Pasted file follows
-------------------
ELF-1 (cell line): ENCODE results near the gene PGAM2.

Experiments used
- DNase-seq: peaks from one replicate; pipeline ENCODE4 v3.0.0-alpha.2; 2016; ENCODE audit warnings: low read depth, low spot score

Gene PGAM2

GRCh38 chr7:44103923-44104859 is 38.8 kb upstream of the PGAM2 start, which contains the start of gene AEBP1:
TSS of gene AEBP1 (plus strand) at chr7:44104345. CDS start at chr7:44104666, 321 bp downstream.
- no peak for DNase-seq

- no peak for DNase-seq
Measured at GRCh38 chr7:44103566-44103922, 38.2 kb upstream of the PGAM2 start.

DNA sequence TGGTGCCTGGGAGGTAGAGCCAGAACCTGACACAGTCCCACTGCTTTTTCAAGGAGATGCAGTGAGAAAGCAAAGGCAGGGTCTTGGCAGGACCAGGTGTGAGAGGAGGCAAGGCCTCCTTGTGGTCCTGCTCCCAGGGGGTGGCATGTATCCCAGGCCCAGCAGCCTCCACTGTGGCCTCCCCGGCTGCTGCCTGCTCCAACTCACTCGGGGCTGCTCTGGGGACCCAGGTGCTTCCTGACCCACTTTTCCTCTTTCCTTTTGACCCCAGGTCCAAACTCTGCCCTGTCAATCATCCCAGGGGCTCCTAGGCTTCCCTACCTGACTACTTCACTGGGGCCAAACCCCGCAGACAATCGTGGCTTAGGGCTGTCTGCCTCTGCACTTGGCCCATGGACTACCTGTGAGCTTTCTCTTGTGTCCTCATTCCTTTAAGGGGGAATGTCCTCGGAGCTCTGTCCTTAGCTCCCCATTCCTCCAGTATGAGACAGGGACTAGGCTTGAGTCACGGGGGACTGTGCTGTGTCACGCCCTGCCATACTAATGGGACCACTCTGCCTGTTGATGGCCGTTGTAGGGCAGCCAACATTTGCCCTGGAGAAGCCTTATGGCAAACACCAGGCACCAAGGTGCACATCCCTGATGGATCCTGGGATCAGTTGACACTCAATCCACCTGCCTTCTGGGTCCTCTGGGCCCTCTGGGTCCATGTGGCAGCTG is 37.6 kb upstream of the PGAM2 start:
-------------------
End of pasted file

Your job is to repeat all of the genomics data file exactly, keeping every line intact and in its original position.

ELF-1 (cell line): ENCODE results near the gene PGAM2.

Experiments used
- DNase-seq: peaks from one replicate; pipeline ENCODE4 v3.0.0-alpha.2; 2016; ENCODE audit warnings: low read depth, low spot score

Gene PGAM2

GRCh38 chr7:44103923-44104859 is 38.8 kb upstream of the PGAM2 start, which contains the start of gene AEBP1:
TSS of gene AEBP1 (plus strand) at chr7:44104345. CDS start at chr7:44104666, 321 bp downstream.
- no peak for DNase-seq

- no peak for DNase-seq
Measured at GRCh38 chr7:44103566-44103922, 38.2 kb upstream of the PGAM2 start.

DNA sequence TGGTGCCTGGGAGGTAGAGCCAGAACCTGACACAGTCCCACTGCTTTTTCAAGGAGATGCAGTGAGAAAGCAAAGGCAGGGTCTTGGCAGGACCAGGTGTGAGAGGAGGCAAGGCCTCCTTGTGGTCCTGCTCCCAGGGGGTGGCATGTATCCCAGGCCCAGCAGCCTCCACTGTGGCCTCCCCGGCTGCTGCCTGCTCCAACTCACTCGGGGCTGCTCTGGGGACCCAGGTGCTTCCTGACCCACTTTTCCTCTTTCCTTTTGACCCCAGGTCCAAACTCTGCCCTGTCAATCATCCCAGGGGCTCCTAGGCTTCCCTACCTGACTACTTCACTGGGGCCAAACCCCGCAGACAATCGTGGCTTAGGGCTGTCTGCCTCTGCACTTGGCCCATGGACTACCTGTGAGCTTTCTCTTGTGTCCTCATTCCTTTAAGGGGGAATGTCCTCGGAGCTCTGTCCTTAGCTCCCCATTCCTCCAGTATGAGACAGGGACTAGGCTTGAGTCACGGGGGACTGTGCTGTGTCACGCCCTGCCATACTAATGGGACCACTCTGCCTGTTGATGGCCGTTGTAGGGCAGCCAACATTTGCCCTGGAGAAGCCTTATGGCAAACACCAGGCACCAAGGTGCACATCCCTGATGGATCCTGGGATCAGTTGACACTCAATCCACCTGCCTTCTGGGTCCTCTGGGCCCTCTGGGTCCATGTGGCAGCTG is 37.6 kb upstream of the PGAM2 start: